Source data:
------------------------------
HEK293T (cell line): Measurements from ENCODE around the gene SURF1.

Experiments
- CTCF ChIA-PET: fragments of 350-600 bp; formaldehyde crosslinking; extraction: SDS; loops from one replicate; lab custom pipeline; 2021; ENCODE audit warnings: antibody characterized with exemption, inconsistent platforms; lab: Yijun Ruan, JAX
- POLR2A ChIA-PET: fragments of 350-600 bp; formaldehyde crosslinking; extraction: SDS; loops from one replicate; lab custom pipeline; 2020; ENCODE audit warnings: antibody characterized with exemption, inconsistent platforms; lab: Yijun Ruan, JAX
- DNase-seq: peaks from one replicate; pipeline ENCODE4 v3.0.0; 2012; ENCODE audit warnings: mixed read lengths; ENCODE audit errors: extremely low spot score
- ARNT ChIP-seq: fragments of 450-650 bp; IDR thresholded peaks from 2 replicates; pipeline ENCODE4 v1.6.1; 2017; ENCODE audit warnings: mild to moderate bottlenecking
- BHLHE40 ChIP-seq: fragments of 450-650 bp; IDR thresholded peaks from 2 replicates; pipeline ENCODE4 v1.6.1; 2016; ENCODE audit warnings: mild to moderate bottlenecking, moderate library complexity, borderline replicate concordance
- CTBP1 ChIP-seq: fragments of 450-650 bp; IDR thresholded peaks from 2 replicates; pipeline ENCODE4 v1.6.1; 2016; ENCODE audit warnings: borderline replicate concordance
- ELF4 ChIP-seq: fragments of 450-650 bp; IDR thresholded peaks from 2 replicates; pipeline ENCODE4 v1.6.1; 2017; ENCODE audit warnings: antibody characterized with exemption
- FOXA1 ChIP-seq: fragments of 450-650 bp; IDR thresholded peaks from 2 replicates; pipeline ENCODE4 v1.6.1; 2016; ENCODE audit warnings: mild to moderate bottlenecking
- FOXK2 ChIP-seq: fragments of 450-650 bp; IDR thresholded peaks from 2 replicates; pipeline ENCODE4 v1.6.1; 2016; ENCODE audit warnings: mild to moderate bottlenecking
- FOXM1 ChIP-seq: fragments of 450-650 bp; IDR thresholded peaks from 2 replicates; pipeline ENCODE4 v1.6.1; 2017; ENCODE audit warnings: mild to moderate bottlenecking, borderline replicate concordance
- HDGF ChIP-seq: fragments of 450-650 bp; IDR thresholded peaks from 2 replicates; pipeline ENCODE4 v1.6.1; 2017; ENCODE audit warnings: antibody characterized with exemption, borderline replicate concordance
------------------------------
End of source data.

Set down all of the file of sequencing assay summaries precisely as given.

HEK293T (cell line): Measurements from ENCODE around the gene SURF1.

Experiments
- CTCF ChIA-PET: fragments of 350-600 bp; formaldehyde crosslinking; extraction: SDS; loops from one replicate; lab custom pipeline; 2021; ENCODE audit warnings: antibody characterized with exemption, inconsistent platforms; lab: Yijun Ruan, JAX
- POLR2A ChIA-PET: fragments of 350-600 bp; formaldehyde crosslinking; extraction: SDS; loops from one replicate; lab custom pipeline; 2020; ENCODE audit warnings: antibody characterized with exemption, inconsistent platforms; lab: Yijun Ruan, JAX
- DNase-seq: peaks from one replicate; pipeline ENCODE4 v3.0.0; 2012; ENCODE audit warnings: mixed read lengths; ENCODE audit errors: extremely low spot score
- ARNT ChIP-seq: fragments of 450-650 bp; IDR thresholded peaks from 2 replicates; pipeline ENCODE4 v1.6.1; 2017; ENCODE audit warnings: mild to moderate bottlenecking
- BHLHE40 ChIP-seq: fragments of 450-650 bp; IDR thresholded peaks from 2 replicates; pipeline ENCODE4 v1.6.1; 2016; ENCODE audit warnings: mild to moderate bottlenecking, moderate library complexity, borderline replicate concordance
- CTBP1 ChIP-seq: fragments of 450-650 bp; IDR thresholded peaks from 2 replicates; pipeline ENCODE4 v1.6.1; 2016; ENCODE audit warnings: borderline replicate concordance
- ELF4 ChIP-seq: fragments of 450-650 bp; IDR thresholded peaks from 2 replicates; pipeline ENCODE4 v1.6.1; 2017; ENCODE audit warnings: antibody characterized with exemption
- FOXA1 ChIP-seq: fragments of 450-650 bp; IDR thresholded peaks from 2 replicates; pipeline ENCODE4 v1.6.1; 2016; ENCODE audit warnings: mild to moderate bottlenecking
- FOXK2 ChIP-seq: fragments of 450-650 bp; IDR thresholded peaks from 2 replicates; pipeline ENCODE4 v1.6.1; 2016; ENCODE audit warnings: mild to moderate bottlenecking
- FOXM1 ChIP-seq: fragments of 450-650 bp; IDR thresholded peaks from 2 replicates; pipeline ENCODE4 v1.6.1; 2017; ENCODE audit warnings: mild to moderate bottlenecking, borderline replicate concordance
- HDGF ChIP-seq: fragments of 450-650 bp; IDR thresholded peaks from 2 replicates; pipeline ENCODE4 v1.6.1; 2017; ENCODE audit warnings: antibody characterized with exemption, borderline replicate concordance